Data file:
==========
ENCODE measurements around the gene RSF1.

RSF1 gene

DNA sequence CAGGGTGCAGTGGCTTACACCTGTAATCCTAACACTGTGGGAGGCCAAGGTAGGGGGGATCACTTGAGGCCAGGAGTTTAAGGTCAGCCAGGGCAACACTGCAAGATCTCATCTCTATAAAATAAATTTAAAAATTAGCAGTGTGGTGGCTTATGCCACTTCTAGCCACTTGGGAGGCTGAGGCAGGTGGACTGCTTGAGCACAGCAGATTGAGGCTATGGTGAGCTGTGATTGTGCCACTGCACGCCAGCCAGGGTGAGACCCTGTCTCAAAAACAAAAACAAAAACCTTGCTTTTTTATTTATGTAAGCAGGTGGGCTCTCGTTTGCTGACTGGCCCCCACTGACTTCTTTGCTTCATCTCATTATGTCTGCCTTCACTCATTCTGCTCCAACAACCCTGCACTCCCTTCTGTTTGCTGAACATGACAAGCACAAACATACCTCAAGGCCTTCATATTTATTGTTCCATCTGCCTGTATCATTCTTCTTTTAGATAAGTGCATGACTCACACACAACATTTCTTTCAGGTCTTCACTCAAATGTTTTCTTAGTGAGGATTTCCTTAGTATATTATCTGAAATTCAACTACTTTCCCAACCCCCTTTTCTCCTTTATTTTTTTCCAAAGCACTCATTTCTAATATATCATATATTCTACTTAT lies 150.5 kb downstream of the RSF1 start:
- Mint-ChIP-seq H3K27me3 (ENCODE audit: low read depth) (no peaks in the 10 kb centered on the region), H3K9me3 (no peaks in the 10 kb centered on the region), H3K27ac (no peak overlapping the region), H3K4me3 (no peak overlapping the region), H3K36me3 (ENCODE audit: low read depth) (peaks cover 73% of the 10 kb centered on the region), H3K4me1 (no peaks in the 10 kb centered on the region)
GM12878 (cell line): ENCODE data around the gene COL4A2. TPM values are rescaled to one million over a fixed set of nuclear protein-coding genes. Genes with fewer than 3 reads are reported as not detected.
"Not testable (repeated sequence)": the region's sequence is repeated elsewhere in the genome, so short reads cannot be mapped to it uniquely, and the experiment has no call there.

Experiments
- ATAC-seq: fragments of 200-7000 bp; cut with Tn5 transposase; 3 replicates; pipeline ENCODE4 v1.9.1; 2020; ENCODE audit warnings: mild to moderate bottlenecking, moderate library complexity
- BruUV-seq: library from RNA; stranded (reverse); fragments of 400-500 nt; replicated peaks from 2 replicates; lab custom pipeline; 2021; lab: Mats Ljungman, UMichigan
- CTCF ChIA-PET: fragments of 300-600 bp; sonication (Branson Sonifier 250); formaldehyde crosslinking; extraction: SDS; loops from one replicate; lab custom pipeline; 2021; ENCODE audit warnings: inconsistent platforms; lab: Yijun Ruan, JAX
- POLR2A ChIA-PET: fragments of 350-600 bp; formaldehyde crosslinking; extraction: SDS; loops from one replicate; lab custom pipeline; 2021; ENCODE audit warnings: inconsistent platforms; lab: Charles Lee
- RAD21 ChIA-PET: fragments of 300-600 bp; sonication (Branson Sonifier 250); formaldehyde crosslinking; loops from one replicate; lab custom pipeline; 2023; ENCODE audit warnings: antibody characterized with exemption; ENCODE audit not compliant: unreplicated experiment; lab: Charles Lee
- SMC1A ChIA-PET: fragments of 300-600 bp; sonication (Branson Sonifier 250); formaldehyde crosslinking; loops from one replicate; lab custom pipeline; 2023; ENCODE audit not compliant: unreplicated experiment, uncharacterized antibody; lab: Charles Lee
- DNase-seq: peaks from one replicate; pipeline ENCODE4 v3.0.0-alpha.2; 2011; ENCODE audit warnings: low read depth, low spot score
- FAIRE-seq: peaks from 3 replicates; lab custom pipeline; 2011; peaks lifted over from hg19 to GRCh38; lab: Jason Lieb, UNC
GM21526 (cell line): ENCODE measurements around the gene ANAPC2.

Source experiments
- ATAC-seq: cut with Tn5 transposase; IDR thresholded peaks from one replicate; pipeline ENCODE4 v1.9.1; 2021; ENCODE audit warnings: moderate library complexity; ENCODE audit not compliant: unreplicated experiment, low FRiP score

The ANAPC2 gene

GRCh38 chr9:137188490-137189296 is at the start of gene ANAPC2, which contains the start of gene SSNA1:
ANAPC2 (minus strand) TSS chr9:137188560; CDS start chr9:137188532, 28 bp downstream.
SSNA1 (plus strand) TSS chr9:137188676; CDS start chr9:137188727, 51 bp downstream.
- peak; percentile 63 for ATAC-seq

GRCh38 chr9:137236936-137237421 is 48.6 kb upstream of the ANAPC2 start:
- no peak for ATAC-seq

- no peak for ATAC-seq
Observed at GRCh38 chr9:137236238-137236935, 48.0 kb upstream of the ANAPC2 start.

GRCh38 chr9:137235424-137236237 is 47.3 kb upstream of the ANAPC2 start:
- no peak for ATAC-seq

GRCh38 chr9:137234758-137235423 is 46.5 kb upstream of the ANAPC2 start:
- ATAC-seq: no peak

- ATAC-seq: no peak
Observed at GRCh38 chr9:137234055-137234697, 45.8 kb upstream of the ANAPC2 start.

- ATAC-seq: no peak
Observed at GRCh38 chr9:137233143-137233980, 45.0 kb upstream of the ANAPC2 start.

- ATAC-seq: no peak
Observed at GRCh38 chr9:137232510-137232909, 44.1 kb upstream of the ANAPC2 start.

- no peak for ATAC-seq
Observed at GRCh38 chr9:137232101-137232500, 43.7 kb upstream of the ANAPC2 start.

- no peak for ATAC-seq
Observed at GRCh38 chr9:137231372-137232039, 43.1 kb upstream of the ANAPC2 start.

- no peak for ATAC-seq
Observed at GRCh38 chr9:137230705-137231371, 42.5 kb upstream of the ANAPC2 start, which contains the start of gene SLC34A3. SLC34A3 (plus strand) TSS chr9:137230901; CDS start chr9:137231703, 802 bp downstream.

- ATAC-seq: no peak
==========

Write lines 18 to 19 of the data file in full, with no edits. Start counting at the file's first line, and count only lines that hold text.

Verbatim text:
- ATAC-seq: cut with Tn5 transposase; IDR thresholded peaks from one replicate; pipeline ENCODE4 v1.9.1; 2021; ENCODE audit warnings: moderate library complexity; ENCODE audit not compliant: unreplicated experiment, low FRiP score

The ANAPC2 gene